Deacon Cornell’s Homily


Ecclesiastes 1:2; 2:21-23
Colossians 3:1-5, 9-11
Luke 12:13-21


July 30-31, 2016, Eighteenth Sunday in Ordinary Time, Cycle C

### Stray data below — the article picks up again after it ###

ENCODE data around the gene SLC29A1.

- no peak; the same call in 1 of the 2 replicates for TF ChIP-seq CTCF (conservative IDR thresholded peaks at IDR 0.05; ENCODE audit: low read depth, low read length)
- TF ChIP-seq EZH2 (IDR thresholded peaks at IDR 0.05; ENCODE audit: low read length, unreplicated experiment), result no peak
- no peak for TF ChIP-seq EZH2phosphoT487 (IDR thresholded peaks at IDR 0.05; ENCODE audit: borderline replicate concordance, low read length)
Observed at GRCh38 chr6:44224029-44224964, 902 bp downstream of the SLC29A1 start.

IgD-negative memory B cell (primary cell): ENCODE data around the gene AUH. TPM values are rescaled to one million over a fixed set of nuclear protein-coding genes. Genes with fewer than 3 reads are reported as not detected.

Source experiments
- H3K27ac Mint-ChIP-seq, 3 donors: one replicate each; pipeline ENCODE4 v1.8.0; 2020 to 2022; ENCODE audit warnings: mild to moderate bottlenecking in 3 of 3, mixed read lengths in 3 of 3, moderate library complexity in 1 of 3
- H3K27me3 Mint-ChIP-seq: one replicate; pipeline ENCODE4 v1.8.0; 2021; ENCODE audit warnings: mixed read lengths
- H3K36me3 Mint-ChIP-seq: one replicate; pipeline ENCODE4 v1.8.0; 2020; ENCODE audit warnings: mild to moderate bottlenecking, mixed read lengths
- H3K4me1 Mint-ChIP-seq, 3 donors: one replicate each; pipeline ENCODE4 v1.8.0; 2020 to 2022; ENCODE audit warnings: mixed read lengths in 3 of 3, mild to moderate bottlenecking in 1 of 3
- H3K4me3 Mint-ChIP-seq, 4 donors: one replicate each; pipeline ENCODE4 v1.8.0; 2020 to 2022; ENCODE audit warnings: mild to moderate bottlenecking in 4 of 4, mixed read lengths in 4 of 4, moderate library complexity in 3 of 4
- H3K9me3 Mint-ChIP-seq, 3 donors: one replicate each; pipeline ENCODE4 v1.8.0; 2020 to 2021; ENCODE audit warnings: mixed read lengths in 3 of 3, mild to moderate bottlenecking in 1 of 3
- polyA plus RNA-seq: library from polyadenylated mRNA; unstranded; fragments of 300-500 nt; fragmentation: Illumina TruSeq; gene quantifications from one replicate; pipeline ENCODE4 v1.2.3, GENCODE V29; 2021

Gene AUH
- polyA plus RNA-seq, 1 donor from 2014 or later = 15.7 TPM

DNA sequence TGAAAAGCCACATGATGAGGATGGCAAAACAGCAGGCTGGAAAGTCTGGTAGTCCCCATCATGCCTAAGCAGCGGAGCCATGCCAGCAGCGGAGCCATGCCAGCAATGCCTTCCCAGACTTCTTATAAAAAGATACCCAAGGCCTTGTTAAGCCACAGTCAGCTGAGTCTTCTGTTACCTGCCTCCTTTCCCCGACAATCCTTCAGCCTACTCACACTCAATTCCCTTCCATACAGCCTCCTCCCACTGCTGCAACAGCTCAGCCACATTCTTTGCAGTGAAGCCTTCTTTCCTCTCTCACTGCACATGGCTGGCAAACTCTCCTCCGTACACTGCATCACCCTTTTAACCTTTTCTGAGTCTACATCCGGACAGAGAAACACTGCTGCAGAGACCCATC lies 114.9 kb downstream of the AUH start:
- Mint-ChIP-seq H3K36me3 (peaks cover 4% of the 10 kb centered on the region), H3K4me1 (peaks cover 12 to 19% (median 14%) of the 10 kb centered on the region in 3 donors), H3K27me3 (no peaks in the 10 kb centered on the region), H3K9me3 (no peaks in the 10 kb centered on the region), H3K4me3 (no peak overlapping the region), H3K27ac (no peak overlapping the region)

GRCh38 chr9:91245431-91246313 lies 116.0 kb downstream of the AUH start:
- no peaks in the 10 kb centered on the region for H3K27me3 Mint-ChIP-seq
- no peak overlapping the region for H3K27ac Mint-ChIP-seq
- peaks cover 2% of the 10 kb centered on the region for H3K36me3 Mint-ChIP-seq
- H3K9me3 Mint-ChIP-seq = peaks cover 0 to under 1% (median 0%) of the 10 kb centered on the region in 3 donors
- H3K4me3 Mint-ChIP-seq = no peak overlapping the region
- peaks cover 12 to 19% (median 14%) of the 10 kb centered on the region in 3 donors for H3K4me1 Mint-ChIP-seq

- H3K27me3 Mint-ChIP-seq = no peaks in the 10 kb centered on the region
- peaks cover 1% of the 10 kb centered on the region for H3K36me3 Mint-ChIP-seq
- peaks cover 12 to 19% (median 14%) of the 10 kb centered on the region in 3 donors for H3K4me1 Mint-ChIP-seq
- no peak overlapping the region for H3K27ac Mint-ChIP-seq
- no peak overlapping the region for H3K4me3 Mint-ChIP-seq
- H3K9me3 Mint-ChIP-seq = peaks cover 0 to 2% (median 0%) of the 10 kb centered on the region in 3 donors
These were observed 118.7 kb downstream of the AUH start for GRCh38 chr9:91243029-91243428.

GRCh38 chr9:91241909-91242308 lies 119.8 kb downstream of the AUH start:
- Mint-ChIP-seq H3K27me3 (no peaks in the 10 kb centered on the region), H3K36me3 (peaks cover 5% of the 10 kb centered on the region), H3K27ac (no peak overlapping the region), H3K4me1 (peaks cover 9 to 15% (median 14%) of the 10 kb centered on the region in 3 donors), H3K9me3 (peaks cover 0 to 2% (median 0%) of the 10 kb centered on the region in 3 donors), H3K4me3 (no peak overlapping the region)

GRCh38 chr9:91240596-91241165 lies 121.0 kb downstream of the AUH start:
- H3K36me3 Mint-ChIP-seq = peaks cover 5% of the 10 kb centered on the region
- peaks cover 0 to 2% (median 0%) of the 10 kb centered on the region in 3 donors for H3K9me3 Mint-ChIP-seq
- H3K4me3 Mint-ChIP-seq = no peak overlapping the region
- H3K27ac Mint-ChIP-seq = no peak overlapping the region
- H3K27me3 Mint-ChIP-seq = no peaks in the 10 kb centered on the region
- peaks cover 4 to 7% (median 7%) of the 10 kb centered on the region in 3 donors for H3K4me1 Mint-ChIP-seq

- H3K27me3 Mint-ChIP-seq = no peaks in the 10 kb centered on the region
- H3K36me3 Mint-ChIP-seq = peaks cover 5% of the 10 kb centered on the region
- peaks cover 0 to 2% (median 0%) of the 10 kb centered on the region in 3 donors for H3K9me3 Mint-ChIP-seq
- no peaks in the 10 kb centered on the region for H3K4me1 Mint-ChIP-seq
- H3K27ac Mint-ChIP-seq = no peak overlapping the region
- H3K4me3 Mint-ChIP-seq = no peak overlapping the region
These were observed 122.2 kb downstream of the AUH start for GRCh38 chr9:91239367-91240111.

Vanity of vanities! All things are vanity. Boy, old Qoheleth was having a bad day when he wrote that first reading, wasn't he. Qoheleth, in Hebrew, and Ecclesiastes in Greek, means "the one who addresses the assembly". The rest of the book of Ecclesiastes continues this depressing message that nothing has any real value. People might legitimately ask why such a depressing book was included in the Bible. For one thing, it is consistent with all of Scripture's realistic view of life. The Bible is not some story of life seen through rose c0lored glasses. As despairing as Qoheleth's assessment is, it is a view that is shared by many today. Tradition identifies Qoheleth as King Solomon. Whether it was actually King Solomon or someone writing from his perspective, Ecclesiastes is an extended description of what Jesus is teaching us in the Gospel reading: if we forget where everything in existence comes from, and why it exists in the first place, we quickly learn that there is nothing of lasting value in life. Solomon had it all: riches, fame, power, wisdom, 700 wives and 300 concubines (I find it hard to say "wisdom" and "had 700 wives" in the same breath!). And yet it is clear from Ecclesiastes and several other books of the Bible that he died depressed and reviled.